Southern bromeliad woodsnake

Ungaliophis panamensis

TAXONOMY

Ungaliophis panamensis Schmidt, 1933, Cérro Brujo, Colón Province, Panamá.

OTHER COMMON NAMES

English: Bromeliad boa, bromeliad dwarf boa, banana boa; French: Boa nain; German: Bananenboa; Spanish: Boa enana.

PHYSICAL CHARACTERISTICS

This is a medium-sized woodsnake with a reported maximum length approaching 30 in (76 cm). This is a slender, smooth-scaled snake, pale gray or tan with a distinct pattern of black triangular blotches on the back. There is a single large prefrontal scale, the scale on top of the snout; this character distinguishes this genus from other tropidophiids. Females do not have cloacal

ESDO2003

Tropidophis feicki spurs, but males have prominent large spurs.

DISTRIBUTION

The southern bromeliad wood-snake occurs at low to moderate elevations in southeastern Nicaragua, Costa Rica, Panama, and western Colombia.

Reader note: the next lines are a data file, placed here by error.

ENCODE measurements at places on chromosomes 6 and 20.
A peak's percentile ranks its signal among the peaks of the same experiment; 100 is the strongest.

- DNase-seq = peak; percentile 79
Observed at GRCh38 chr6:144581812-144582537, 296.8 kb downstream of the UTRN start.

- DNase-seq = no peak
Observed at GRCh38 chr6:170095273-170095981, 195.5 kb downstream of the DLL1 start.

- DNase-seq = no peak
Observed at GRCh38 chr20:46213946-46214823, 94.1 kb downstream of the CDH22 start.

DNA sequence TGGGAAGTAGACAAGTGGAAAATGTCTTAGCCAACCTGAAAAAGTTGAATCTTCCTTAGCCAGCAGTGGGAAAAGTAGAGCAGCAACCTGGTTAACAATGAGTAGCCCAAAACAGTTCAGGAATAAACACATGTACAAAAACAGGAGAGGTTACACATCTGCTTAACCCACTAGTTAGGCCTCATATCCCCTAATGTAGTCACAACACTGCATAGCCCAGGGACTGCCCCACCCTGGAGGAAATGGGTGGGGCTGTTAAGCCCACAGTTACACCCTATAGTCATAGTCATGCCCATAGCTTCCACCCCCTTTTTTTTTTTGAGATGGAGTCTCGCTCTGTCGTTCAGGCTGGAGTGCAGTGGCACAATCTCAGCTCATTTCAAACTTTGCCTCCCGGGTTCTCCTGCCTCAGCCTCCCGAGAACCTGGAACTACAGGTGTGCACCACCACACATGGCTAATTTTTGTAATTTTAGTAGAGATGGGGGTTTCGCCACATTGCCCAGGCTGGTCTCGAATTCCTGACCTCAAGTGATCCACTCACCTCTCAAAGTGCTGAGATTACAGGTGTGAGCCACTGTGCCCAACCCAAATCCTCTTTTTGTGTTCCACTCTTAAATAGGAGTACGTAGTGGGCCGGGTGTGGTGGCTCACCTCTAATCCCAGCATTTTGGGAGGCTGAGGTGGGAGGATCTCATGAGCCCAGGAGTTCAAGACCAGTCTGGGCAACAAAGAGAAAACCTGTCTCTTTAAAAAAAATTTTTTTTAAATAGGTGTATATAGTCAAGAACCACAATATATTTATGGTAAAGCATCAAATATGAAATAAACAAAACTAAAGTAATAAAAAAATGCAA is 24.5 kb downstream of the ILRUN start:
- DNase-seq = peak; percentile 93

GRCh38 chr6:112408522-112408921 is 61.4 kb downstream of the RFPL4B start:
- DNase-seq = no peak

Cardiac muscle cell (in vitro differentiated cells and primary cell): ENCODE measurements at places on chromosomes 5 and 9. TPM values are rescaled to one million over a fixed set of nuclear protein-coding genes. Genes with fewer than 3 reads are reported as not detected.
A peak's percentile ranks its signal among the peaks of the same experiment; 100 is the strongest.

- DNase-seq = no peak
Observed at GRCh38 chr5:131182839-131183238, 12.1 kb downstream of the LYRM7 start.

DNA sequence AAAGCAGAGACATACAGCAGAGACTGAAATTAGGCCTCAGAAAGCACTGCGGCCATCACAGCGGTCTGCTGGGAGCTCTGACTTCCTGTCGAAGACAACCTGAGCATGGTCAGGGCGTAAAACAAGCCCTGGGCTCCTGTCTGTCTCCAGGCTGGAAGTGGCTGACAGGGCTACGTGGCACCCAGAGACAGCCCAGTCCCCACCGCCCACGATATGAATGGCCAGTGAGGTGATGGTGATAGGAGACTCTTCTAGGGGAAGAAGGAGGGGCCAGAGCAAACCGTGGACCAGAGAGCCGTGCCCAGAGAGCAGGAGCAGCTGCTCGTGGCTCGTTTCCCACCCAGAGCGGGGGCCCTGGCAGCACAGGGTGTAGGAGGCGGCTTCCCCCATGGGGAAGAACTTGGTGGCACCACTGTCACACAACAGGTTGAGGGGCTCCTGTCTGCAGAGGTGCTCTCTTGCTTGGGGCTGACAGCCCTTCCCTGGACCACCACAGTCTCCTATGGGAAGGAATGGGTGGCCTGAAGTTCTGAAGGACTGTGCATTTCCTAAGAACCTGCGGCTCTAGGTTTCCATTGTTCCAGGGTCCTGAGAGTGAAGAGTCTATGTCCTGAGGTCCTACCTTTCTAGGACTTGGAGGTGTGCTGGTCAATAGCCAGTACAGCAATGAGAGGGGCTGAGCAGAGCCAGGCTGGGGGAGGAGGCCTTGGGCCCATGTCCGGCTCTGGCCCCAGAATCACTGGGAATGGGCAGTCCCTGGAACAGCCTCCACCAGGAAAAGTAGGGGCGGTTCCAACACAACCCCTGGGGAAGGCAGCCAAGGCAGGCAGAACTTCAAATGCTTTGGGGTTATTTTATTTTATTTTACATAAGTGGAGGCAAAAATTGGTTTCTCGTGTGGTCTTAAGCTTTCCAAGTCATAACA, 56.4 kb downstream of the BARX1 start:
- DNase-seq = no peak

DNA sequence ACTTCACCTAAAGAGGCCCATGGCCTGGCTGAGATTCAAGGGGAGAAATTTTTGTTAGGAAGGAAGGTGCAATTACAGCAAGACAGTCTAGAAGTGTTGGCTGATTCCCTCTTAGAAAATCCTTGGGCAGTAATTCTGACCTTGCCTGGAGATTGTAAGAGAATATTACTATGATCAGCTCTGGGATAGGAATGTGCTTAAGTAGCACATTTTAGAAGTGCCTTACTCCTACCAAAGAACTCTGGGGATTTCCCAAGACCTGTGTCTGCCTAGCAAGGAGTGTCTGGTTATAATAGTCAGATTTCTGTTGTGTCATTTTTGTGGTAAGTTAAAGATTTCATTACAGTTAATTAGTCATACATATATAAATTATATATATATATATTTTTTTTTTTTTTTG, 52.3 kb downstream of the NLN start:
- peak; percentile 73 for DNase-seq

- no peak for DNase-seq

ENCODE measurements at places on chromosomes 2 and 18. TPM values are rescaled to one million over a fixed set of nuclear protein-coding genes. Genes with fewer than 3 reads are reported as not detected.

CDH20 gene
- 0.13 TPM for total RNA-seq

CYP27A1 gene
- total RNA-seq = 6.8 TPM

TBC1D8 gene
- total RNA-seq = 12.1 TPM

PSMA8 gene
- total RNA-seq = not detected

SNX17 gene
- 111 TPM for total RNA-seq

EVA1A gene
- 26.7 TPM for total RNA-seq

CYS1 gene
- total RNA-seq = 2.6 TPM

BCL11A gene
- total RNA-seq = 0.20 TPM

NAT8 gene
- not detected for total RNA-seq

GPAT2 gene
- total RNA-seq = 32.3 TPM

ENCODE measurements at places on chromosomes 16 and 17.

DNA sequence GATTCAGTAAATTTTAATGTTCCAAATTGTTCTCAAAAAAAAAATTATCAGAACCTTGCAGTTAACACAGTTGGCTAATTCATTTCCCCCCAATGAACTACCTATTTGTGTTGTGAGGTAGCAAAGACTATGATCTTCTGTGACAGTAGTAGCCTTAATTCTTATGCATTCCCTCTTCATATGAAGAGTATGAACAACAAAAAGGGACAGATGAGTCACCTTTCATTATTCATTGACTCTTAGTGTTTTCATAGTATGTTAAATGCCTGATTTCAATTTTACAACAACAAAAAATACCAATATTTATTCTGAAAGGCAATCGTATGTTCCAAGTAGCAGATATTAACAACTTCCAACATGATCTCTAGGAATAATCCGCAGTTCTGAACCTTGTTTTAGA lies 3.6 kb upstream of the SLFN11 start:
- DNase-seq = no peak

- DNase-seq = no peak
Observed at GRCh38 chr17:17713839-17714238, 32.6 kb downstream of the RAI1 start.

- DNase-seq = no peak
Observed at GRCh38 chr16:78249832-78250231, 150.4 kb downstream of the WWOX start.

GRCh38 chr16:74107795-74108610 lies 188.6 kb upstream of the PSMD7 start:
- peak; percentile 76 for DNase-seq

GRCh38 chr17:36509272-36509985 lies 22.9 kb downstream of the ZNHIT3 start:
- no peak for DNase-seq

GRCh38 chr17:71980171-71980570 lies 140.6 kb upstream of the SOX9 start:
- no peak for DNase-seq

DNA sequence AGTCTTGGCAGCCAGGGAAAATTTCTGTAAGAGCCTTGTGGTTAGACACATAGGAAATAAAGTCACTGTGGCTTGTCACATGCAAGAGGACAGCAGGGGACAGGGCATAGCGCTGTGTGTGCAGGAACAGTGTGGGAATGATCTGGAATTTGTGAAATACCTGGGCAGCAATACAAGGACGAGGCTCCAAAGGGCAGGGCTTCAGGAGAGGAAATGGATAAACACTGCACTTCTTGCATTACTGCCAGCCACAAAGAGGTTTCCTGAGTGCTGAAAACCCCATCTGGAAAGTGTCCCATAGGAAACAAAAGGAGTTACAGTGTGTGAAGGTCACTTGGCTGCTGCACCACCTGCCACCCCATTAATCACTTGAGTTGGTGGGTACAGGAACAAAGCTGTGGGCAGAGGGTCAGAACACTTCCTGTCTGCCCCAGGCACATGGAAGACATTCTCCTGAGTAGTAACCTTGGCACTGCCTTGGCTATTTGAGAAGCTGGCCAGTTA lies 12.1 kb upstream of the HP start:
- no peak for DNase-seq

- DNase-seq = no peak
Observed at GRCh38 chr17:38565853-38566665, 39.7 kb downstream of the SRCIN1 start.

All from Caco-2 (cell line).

HABITAT

Southern bromeliad woodsnakes are associated with primary and secondary forest. The species has been encountered on the ground and has been collected in the verdant epiphytic growth of large trees when they are felled.

Ungaliophis panamensis

BEHAVIOR

This is a very pleasant snake to handle, being inoffensive by nature and deliberate and docile in actions. The southern bromeliad woodsnake does not bite in defense. When threatened or molested, it coils into a ball. Only rarely does this species discharge its odiferous anal secretions when molested.

FEEDING ECOLOGY AND DIET

In nature, it is believed that this species feeds primarily on small lizards and frogs. In captivity, all ages will usually accept appropriately sized Anolis sagrei and Anolis carolinensis lizards as prey; adults usually feed on appropriately sized rodents.

REPRODUCTIVE BIOLOGY

This species is viviparous. Very little is known about the reproduction of this species in nature or captivity. Neonates are about 6 in (15 cm) in length.

CONSERVATION STATUS

Nothing is known about the numbers in the wild.

SIGNIFICANCE TO HUMANS

This species is rarely kept in captivity. In nature the southern bromeliad woodsnake is rarely observed. The species is largely unseen and unmolested by humans. ♦

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